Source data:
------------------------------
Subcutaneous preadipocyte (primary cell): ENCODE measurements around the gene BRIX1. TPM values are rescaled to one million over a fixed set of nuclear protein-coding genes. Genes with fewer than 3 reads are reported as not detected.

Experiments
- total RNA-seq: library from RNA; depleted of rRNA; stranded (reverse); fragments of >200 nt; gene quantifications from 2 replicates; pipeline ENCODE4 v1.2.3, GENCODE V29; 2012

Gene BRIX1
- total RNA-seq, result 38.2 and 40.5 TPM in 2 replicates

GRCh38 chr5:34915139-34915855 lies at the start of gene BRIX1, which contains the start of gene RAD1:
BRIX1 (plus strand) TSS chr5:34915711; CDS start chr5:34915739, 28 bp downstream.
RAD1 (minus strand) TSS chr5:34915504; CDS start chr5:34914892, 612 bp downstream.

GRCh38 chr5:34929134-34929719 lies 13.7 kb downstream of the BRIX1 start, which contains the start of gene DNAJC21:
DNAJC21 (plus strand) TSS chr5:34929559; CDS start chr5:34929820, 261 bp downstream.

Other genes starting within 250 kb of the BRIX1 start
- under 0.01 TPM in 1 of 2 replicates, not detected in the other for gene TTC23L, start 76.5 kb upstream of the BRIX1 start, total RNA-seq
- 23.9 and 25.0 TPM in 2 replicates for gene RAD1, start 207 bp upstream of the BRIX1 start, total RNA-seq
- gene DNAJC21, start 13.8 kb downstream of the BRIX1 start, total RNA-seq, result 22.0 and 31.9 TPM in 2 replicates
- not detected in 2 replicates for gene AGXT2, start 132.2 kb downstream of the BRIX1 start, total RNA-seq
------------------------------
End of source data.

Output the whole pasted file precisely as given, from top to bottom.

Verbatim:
Subcutaneous preadipocyte (primary cell): ENCODE measurements around the gene BRIX1. TPM values are rescaled to one million over a fixed set of nuclear protein-coding genes. Genes with fewer than 3 reads are reported as not detected.

Experiments
- total RNA-seq: library from RNA; depleted of rRNA; stranded (reverse); fragments of >200 nt; gene quantifications from 2 replicates; pipeline ENCODE4 v1.2.3, GENCODE V29; 2012

Gene BRIX1
- total RNA-seq, result 38.2 and 40.5 TPM in 2 replicates

GRCh38 chr5:34915139-34915855 lies at the start of gene BRIX1, which contains the start of gene RAD1:
BRIX1 (plus strand) TSS chr5:34915711; CDS start chr5:34915739, 28 bp downstream.
RAD1 (minus strand) TSS chr5:34915504; CDS start chr5:34914892, 612 bp downstream.

GRCh38 chr5:34929134-34929719 lies 13.7 kb downstream of the BRIX1 start, which contains the start of gene DNAJC21:
DNAJC21 (plus strand) TSS chr5:34929559; CDS start chr5:34929820, 261 bp downstream.

Other genes starting within 250 kb of the BRIX1 start
- under 0.01 TPM in 1 of 2 replicates, not detected in the other for gene TTC23L, start 76.5 kb upstream of the BRIX1 start, total RNA-seq
- 23.9 and 25.0 TPM in 2 replicates for gene RAD1, start 207 bp upstream of the BRIX1 start, total RNA-seq
- gene DNAJC21, start 13.8 kb downstream of the BRIX1 start, total RNA-seq, result 22.0 and 31.9 TPM in 2 replicates
- not detected in 2 replicates for gene AGXT2, start 132.2 kb downstream of the BRIX1 start, total RNA-seq